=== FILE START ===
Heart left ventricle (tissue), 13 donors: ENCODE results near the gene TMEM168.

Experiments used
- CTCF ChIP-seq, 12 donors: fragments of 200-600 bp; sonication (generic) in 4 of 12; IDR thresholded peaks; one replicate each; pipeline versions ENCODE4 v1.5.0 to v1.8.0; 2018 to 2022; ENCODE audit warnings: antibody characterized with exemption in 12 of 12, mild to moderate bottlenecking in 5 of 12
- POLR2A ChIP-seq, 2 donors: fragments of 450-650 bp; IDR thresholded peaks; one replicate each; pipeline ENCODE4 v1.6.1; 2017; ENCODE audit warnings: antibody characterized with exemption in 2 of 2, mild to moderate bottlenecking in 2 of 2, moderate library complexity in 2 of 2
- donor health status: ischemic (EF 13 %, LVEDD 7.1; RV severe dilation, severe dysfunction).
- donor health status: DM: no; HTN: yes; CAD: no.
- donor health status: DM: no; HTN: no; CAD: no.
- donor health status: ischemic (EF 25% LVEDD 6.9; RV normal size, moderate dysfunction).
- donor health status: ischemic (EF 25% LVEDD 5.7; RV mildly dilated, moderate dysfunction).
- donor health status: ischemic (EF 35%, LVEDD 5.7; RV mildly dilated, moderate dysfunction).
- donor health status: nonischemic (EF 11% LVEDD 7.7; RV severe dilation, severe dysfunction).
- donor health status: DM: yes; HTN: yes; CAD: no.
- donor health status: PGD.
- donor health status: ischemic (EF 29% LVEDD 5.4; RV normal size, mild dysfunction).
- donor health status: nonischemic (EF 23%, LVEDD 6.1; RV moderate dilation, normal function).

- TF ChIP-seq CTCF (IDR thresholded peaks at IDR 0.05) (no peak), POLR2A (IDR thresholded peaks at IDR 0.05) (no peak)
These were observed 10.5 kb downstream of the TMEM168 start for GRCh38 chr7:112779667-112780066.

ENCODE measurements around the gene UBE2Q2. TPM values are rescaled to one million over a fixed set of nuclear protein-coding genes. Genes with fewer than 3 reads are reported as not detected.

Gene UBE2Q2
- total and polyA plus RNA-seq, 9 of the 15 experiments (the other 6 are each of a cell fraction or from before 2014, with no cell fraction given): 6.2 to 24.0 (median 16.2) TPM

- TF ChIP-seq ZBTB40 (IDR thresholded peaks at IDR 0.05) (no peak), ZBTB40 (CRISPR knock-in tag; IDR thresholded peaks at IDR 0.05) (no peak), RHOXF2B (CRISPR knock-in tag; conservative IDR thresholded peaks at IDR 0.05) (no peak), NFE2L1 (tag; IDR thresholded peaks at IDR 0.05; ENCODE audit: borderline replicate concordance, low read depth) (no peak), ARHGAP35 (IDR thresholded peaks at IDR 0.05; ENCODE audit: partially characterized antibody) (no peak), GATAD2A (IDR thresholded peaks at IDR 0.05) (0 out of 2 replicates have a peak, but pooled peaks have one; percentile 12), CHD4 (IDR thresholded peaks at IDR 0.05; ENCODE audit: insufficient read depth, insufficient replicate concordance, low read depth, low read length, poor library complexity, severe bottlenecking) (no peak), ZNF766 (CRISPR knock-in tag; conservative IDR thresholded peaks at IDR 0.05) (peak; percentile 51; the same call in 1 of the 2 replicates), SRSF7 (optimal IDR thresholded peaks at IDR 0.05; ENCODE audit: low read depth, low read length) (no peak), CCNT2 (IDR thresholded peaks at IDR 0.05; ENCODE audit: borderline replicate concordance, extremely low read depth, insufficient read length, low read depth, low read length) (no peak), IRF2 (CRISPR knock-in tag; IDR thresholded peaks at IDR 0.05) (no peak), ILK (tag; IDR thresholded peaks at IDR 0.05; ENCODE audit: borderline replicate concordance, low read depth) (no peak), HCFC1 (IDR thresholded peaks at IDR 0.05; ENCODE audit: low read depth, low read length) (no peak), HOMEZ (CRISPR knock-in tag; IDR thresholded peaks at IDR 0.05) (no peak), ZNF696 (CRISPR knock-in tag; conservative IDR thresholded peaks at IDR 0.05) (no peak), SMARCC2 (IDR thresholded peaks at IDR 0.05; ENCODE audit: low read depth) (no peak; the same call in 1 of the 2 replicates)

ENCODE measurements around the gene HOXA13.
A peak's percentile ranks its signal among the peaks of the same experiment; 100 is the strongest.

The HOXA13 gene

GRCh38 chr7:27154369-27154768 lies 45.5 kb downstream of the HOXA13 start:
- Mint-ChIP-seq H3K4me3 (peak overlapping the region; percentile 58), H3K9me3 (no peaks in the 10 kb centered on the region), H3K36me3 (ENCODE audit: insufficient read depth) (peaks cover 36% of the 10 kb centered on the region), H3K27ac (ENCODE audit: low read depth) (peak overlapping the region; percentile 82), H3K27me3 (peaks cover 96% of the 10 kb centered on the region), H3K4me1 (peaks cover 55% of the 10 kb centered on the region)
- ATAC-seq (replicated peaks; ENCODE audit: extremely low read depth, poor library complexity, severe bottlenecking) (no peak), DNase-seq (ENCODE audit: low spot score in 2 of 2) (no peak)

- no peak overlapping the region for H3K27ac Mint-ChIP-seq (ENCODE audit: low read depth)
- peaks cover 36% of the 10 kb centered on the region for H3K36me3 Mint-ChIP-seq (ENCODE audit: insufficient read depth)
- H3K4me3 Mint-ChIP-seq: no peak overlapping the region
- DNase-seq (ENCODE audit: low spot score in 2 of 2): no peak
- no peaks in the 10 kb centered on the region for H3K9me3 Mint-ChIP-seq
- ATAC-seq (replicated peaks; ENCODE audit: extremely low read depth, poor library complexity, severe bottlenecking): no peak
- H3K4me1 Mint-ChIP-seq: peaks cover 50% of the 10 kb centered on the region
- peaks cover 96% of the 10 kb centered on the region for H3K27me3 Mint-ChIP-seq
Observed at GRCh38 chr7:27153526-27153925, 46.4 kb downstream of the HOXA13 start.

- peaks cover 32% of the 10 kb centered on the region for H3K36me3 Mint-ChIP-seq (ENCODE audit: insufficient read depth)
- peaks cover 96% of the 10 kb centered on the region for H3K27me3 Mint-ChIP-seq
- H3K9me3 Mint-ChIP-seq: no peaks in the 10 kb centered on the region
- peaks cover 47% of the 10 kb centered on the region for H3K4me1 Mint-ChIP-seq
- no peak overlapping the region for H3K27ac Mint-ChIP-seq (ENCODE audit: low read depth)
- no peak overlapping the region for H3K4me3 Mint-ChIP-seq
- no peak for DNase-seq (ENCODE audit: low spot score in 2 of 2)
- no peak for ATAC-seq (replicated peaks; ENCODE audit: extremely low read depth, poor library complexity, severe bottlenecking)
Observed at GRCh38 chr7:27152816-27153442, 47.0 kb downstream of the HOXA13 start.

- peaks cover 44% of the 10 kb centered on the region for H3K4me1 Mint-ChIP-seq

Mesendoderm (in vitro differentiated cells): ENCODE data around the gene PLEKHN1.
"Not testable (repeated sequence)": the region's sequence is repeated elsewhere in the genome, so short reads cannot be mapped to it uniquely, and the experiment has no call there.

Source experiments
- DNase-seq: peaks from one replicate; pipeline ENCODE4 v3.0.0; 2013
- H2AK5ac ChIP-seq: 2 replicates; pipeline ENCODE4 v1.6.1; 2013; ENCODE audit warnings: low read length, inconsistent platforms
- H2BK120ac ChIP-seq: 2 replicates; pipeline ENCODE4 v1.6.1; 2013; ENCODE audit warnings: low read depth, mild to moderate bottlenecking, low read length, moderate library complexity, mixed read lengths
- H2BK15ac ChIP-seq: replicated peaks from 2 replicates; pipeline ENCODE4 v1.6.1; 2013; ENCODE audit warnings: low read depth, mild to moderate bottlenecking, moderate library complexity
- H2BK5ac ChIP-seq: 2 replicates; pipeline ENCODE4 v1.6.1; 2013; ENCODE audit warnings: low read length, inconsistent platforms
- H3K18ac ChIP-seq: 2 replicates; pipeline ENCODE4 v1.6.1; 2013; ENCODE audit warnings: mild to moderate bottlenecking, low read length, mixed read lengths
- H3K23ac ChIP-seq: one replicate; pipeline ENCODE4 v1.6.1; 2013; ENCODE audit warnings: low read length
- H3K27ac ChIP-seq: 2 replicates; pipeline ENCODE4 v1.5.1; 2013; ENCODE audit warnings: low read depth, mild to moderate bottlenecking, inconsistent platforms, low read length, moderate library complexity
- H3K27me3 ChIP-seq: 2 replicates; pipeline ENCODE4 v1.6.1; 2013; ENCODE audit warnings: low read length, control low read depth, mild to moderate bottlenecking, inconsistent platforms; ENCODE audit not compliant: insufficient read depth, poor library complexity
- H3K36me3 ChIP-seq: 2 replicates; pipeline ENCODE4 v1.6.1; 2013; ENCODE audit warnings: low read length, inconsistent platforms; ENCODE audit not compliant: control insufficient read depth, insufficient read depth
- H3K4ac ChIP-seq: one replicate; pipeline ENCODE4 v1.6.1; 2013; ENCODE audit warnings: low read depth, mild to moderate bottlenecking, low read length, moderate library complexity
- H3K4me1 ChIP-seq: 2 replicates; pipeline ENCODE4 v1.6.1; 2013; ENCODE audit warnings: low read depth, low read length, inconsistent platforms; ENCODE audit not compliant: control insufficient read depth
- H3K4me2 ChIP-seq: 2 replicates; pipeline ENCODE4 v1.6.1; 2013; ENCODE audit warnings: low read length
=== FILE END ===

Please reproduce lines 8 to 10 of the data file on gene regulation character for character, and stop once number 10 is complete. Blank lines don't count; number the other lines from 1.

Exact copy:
- donor health status: ischemic (EF 25% LVEDD 6.9; RV normal size, moderate dysfunction).
- donor health status: ischemic (EF 25% LVEDD 5.7; RV mildly dilated, moderate dysfunction).
- donor health status: ischemic (EF 35%, LVEDD 5.7; RV mildly dilated, moderate dysfunction).